(provide (contract-out [argmax (->i ([f (-> any/c real?)] [lov (and/c pair? list?)]) () (r (f lov) (lambda (r) (define f@r (f r)) (and (is-first-max? r f@r f lov) (dominates-all f@r f lov)))))])) (define (dominates-all f@r f lov) (for/and ([v lov]) (>= f@r (f v)))) (define (is-first-max? r f@r f lov) (eq? (first (memf (lambda (v) (= (f v) f@r)) lov)) r))
Contracts in Enfield should be applicable post-facto so that students can apply constraints to previous exercises or external libraries. This would be a fun and challenging.
Enfield wouldn’t be complete without the ability to provide some level of static typing. Ideally, its static checks, like contracts, should be applicable to existing libraries either piecemeal or in whole. The exercise of applying static types to functions created from whole-cloth or pre-existing should provide a nice counter-point to the dynamic experience provided by Enfield by default. Static checks in Enfield would not look very different from regular source:
(: sum-list ((Listof Number) -> Number)) (define (sum-list l) (cond [(null? l) 0] [else (+ (car l) (sum-list (cdr l)))]))
Class focus on topics revolving around polymorphic dispatch, gradual typing, subtyping and union types should provide heated discussion.
Rather than a purely academic language, Enfield should be reasonably practical. As a senior project or special course students could engage in building a webserver using pure Enfield. They would start with as few lines of code as possible…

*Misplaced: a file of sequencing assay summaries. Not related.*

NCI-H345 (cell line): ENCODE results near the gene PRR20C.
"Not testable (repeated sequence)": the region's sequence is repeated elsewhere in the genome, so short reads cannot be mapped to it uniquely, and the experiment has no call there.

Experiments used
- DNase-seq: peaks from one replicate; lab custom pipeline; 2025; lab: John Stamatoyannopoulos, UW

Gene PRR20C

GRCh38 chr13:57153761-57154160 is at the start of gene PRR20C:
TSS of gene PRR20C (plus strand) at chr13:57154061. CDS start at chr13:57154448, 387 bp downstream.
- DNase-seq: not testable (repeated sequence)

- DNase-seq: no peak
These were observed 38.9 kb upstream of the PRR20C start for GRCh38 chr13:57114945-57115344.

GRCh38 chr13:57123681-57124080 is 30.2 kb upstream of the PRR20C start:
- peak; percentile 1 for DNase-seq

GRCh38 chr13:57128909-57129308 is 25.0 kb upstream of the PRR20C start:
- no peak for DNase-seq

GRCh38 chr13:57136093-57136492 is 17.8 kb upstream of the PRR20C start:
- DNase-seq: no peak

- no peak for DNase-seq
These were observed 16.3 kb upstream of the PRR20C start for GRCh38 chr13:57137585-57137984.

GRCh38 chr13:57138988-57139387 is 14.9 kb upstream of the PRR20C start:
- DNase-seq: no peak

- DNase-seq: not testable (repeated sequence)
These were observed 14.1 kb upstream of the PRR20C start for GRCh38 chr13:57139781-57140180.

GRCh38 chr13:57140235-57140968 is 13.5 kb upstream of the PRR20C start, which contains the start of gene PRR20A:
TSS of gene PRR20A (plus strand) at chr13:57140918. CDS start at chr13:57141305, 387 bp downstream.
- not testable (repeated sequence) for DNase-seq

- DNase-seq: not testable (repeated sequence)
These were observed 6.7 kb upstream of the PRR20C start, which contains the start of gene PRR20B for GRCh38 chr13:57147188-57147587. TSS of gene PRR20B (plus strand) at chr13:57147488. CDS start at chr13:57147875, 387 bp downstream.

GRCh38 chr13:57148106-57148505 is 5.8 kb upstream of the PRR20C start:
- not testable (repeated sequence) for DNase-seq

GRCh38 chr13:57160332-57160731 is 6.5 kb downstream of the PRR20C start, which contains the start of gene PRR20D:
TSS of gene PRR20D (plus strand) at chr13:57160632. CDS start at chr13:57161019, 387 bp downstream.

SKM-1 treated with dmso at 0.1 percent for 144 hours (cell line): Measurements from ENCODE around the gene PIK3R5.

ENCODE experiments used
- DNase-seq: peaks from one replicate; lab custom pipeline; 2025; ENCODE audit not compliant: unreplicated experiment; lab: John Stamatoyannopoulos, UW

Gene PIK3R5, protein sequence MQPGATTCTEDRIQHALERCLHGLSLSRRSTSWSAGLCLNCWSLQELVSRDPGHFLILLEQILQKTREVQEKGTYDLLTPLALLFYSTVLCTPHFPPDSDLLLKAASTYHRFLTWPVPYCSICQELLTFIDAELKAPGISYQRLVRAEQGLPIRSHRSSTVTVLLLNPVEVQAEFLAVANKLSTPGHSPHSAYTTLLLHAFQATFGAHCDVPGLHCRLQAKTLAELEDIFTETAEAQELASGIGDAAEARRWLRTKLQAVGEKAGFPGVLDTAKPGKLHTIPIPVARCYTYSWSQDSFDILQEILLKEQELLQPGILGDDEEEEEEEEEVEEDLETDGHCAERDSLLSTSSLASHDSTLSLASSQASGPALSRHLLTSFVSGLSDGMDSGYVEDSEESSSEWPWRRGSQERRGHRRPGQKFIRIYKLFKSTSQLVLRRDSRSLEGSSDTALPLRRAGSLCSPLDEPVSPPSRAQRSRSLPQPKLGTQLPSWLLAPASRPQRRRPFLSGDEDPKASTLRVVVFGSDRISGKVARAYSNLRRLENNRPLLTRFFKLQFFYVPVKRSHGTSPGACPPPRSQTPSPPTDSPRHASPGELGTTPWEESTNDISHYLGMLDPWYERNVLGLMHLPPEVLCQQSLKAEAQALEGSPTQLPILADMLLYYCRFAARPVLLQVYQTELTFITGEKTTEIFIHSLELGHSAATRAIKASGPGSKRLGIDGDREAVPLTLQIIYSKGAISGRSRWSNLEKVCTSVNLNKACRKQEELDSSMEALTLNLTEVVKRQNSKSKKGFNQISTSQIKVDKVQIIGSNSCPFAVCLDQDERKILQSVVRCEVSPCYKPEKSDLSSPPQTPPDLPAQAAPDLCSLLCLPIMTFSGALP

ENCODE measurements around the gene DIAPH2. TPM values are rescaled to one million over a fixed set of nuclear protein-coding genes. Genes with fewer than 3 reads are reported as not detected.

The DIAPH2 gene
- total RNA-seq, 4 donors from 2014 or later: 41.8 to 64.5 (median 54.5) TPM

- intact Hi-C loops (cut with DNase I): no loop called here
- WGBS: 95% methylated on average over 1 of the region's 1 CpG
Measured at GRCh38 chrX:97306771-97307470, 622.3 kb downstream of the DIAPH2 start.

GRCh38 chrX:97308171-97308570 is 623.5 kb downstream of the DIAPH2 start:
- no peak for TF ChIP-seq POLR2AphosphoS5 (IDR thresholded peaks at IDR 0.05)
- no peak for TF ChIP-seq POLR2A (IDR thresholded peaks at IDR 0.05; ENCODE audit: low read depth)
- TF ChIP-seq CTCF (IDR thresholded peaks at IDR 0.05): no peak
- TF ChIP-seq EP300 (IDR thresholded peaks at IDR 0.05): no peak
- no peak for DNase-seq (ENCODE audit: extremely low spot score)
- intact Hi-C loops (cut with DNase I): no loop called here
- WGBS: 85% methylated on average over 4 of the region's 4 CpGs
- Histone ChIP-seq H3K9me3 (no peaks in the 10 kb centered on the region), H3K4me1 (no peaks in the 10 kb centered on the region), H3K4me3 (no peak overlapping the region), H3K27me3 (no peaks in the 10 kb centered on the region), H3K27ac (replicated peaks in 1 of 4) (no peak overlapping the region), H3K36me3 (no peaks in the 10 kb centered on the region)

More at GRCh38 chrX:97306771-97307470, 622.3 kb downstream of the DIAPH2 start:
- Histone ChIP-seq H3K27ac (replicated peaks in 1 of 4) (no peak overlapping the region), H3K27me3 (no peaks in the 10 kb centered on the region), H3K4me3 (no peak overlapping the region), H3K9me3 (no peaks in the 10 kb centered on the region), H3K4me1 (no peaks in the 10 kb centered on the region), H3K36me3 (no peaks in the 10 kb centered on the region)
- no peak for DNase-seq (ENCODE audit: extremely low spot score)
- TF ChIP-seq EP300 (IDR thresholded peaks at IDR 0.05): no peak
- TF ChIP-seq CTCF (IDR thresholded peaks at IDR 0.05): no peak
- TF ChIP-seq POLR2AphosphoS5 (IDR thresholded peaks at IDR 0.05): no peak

(define (start req) (response/xexpr `(html (head (title "Hello Cleveland!")) (body (p "Hi!")))))
I’ve outlined a complete programming language, runtime and tools that would, could and should be used in colleges across the world. From my perspective a multi-paradigm approach is ideal to provide a breadth of experience, to generate class discussion and debate and to minimize the tangential complexities that comes from switching languages.
If you’d like to discuss Enfield, its features or any of the ideas presented herein then feel free to comment on this post or email me at the address at the top of my blog.
update feb.2013: I have completed the implementation of Enfield! The complete implementation of Enfield (in Racket) is on Github. Patches welcomed!